Another misconception insurance officials hear from residents is that people living outside FEMA’s Special Flood Hazard Area cannot buy flood insurance.

“But that’s not correct,” Zimmerman said. “Individuals across New Jersey can purchase flood insurance. They do not have to be in a designated area.”

Homes inside FEMA’s Special Flood Hazard Area, or the high-risk area where floodplain management regulations must be enforced, are required to carry flood insurance when they have a government-backed mortgage. But there’s nothing stopping a homeowner without a mortgage or whose home is located outside of this high-risk zone from purchasing flood insurance.

In fact, insurance officials say you should consider buying flood insurance even if you live outside the Special Flood Hazard Area. They say it’s often cheaper outside that zone.

“Every Delawareean should at least inquire about it,” Navarro said. “If you don’t live in an area that has a flood history, it’s relatively inexpensive.”

Navarro said he’s been seeing flood damage in parts of Delaware that did not used to flood.

“Places in Wilmington, places … in the City of New Castle and also, believe it or not, on Main Street in Newark,” Navarro said. “It’s happening all up and down the state.”

It can flood anywhere in Pennsylvania, too, Humphreys said.

“Where it rains, it can flood,” he said. “Just one inch of flood in your house can cause upwards of $25,000 in damage.”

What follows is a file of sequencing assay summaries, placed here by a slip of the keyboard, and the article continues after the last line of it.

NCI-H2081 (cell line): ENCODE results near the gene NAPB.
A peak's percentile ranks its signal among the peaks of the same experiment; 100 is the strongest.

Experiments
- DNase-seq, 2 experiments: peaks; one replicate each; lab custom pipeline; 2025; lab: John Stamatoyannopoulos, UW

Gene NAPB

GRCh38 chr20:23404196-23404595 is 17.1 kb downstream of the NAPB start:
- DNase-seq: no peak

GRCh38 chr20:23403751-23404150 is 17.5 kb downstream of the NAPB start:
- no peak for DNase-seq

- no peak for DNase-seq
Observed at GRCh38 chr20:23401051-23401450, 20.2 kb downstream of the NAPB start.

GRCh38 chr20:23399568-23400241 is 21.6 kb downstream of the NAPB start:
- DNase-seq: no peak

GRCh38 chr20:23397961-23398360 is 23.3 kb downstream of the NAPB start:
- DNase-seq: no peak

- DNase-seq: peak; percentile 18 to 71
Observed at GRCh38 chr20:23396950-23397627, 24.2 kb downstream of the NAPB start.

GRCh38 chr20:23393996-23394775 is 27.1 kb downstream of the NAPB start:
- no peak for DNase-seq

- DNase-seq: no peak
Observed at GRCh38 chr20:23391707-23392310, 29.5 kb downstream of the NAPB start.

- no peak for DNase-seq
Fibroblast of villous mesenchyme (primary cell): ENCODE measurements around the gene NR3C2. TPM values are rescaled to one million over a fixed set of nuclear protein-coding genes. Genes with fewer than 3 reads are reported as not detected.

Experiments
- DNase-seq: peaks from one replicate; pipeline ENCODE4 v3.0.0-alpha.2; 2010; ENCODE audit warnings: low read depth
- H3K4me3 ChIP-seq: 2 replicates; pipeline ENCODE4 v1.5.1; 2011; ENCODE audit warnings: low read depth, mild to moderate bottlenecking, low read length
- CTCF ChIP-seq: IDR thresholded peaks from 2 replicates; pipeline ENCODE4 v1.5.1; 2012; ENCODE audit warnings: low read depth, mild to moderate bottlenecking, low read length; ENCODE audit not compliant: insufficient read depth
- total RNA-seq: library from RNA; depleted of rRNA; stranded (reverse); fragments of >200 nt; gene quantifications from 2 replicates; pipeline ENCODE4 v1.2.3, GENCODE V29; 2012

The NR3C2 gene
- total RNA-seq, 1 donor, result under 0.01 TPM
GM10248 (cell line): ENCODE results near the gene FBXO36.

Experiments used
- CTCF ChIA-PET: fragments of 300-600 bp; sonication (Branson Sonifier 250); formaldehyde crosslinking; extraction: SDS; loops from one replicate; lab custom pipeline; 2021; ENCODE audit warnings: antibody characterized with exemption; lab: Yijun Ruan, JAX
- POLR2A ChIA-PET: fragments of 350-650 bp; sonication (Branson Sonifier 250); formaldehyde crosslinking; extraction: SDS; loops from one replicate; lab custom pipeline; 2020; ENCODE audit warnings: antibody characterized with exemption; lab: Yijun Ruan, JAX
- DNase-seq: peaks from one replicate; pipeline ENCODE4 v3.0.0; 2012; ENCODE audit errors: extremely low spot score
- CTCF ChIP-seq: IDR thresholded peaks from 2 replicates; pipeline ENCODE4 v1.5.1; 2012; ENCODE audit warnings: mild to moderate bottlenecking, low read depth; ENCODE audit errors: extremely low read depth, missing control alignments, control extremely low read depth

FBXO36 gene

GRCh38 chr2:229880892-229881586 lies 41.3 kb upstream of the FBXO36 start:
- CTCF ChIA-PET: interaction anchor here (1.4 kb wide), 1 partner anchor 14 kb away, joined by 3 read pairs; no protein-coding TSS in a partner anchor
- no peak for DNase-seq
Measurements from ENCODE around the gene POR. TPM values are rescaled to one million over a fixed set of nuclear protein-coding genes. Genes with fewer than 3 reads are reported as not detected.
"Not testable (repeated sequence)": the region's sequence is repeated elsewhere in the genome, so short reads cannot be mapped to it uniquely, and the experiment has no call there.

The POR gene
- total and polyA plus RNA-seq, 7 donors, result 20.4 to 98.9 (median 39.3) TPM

Around 40% of claims through the National Flood Insurance Program come from outside the Special Flood Hazard Area, according to FEMA.

Myth No. 3: I can only get flood insurance from the federal government

Truth: Private companies in Pennsylvania, New Jersey and Delaware offer flood insurance policies

Many people think that all flood insurance comes from the federal government, Navarro said.

“While many — most — are within the National Flood Insurance Program, you can also purchase insurance outside of the NFIP,” he said.

Insurance officials in the Philly region are working to grow the private flood insurance market, encourage competition and offer consumers a variety of options to fit their needs.

More than 20 different companies now offer flood insurance in New Jersey as standalone policies or add-ons to homeowners’ insurance policies — a number that grew since Hurricane Sandy walloped the state in 2012, Zimmerman said.

Some private policies can be purchased in tandem with an NFIP policy through FEMA, for customers that need additional coverage, Navarro said. Other private policies offer lower levels of coverage.

“Even a limited amount of flood insurance coverage is really an important consumer protection,”  Humphreys said.

Flood insurance is also available to renters in the form of contents-only policies. Such policies through the National Flood Insurance Program can cover up to $100,000 worth of damaged belongings, from televisions to clothing to bath mats.

If you’re considering buying flood insurance, Zimmerman recommends reviewing your coverage and comparing policies sooner rather than later. National Flood Insurance Program insurance typically does not become effective until 30 days after it’s purchased.